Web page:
A property graph short-circuits this by specifying that an edge is a concrete node that can take attributes but not relationships. In effect, the property edge has both the abstract relationship description (`person:isMarriedTo`) and the relationships that exist between the nodes that are bound to this assertion or function. However, this benefit comes from the fact that property graphs essentially have nodes that are inaccessible to other nodes. This tends to make property graphs more optimized for performance, at the cost of making them less versatile for modeling or inferencing.
In some cases it makes sense to explicitly label these edge relational models, but sometimes you just don't have that luxury: for instance, what happens when you get data in the form
You can take a shortcut here by creating a reification, a very fancy word that means creating a reference to a triple as a single assertion. Reifications actually were in place why back in the first RDF proposal, and look something like this:
The problem with this is that it is fairly unwieldy. RDF* and SPARQL* were proposals that would provide a syntax that would do much the same thing in Turtle and SPARQL respectively but without the verbosity. The syntax was to wrap double angle brackets around a given triple to indicate that it should be treated as a reification:
In effect, this creates a uniquely identifiable URI that represents a triple. It's worth noting that this doesn't affect any of the components of that triple. For instance, I can still say:
Reification in the RDF (in either guise) can somewhat simplify the generation of RDF, but the more powerful benefits come when you provide support in SPARQL for the same concept.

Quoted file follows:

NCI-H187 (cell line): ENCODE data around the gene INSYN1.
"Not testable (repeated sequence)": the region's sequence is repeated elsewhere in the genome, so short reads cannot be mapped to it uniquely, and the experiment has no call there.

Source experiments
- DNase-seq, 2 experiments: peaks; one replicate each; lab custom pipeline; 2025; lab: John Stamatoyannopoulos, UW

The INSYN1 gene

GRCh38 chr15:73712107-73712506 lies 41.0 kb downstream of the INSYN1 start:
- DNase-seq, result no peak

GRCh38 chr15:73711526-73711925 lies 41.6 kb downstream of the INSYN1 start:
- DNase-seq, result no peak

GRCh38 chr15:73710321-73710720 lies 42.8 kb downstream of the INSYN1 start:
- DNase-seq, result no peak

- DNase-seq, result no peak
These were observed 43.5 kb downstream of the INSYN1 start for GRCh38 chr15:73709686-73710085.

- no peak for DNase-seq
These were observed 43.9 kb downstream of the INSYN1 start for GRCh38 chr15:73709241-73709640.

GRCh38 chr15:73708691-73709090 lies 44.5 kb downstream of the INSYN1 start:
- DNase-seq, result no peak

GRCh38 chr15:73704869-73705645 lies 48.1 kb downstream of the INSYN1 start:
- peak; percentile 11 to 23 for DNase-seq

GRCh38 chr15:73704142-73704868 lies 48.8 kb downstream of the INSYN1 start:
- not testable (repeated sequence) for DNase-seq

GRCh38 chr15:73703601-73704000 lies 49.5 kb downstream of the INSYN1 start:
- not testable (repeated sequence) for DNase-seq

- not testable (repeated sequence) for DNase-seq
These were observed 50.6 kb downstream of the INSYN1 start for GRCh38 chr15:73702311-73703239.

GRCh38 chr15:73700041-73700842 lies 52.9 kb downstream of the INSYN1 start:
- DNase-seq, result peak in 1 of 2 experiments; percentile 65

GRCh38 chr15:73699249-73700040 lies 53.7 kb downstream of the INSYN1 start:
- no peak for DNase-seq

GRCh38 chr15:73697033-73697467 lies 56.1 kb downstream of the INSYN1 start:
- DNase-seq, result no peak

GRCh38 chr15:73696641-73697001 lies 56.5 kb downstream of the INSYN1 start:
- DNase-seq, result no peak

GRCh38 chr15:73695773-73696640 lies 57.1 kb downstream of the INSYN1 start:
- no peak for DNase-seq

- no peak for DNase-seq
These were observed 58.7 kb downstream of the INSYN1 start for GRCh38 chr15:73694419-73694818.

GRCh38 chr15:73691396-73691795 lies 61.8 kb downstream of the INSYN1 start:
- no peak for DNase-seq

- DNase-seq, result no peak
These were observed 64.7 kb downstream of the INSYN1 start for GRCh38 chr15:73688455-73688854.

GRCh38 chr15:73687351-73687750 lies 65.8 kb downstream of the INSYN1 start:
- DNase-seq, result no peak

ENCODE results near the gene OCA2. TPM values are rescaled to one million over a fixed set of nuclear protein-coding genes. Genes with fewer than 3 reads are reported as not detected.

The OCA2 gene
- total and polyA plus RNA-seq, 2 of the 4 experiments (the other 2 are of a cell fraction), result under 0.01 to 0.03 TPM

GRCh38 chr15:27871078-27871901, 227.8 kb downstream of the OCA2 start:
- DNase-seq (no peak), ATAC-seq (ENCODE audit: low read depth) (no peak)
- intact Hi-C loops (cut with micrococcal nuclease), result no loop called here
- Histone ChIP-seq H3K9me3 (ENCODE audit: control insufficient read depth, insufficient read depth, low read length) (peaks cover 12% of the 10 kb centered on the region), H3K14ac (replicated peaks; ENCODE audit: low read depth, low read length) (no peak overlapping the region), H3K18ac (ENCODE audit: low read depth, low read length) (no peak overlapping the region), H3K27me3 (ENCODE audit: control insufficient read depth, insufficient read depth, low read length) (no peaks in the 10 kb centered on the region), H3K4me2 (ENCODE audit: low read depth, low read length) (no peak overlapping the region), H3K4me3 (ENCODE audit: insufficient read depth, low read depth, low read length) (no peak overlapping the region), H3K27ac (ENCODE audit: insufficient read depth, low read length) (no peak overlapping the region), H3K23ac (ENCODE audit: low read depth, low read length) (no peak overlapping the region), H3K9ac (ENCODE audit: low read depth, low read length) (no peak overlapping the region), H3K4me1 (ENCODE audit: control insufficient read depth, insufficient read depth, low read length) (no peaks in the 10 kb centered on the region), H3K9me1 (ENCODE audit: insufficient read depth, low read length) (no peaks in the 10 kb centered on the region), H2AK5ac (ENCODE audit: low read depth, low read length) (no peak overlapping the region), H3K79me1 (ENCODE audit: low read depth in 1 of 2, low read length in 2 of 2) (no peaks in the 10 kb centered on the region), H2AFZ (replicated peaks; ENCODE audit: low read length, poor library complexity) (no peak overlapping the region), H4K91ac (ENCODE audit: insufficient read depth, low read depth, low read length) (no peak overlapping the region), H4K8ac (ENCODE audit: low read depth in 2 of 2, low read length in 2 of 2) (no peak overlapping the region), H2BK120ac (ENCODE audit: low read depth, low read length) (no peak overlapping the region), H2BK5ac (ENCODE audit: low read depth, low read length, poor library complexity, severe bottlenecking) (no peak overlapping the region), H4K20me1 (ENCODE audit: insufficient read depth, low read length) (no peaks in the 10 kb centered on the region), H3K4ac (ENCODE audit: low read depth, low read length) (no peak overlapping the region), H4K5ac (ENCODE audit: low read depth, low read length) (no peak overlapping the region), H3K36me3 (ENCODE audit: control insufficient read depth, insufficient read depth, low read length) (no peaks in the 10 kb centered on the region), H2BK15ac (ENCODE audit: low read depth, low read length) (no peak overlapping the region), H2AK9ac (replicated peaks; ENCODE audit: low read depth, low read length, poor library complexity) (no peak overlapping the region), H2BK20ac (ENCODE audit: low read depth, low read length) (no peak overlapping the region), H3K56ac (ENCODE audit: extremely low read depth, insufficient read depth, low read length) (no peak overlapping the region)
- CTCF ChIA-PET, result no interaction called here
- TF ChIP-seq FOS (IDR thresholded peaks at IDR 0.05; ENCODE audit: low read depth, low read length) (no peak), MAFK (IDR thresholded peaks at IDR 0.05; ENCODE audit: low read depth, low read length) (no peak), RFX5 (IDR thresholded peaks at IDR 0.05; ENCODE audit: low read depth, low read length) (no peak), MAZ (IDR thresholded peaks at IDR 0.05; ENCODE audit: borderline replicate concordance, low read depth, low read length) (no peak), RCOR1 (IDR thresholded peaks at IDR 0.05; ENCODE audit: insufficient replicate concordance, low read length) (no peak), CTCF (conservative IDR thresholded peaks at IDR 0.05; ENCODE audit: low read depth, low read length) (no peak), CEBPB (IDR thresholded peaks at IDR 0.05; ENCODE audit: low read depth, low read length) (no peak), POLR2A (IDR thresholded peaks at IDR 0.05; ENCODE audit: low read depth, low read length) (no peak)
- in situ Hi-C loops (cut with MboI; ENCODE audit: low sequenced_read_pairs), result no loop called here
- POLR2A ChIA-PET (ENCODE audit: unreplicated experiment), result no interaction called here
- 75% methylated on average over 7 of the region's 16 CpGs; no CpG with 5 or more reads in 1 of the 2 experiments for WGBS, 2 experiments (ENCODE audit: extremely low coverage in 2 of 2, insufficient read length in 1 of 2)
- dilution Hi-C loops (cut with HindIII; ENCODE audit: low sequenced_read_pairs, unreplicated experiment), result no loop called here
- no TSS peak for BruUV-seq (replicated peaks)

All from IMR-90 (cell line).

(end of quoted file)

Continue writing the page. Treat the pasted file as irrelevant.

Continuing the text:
For instance, SPARQL* supports three functions rdf:subject,rdf:predicate and rdf:object. This comes in handy for doing things like finding out whom Jane Doe was married to on January 1, 2015.
This example is more complicated than it should be only because person:isMarriedTo is symmetric. What's worth noting, however, is that, from SPARQL's standpoint, the reified value in ?marriage is a node just like any other node. If the predicate hadn't been symmetric, the expression:
could have been replaced with
There are two additional functions that SPARQL* supports: rdf:isTriple() and rdf:Statement. The first takes a node and tests whether it has the rdf:subject,rdf:predicate and rdf:object predicates defined for the entity, while the subject creates a triple statement from the corresponding node URIs:
It's also worth noting that if any of the three components are null values, then the rdf:Statement() function will also return a null value and the isTriple() function will return false().
So when would you use reification? Surprisingly, not quite as many as you'd think. One seeming obvious use case comes when you want to annotate a relationship without creating a formal class to support the annotation. For instance let's say that you have a particular price associated with a given product, and that price changes regularly even if the rest of the product does not. You can annotate that price change over time as follows:
This annotational approach lets you track the price evolution of a given product over time, and also provides a way of indicating whether the current assertion is active. Of course, if the price changes away from "21.95" then changes back, you suddenly end up with multiple hasLastUpdate, hasApprovalBy and isActive assertions - unless the new reification has a different URI than the old one does.
This can lead to some unexpected (though consistent) results. For instance, if you create a sequence in SPARQL, such as:
It's entirely possible that you will get multiple values returned.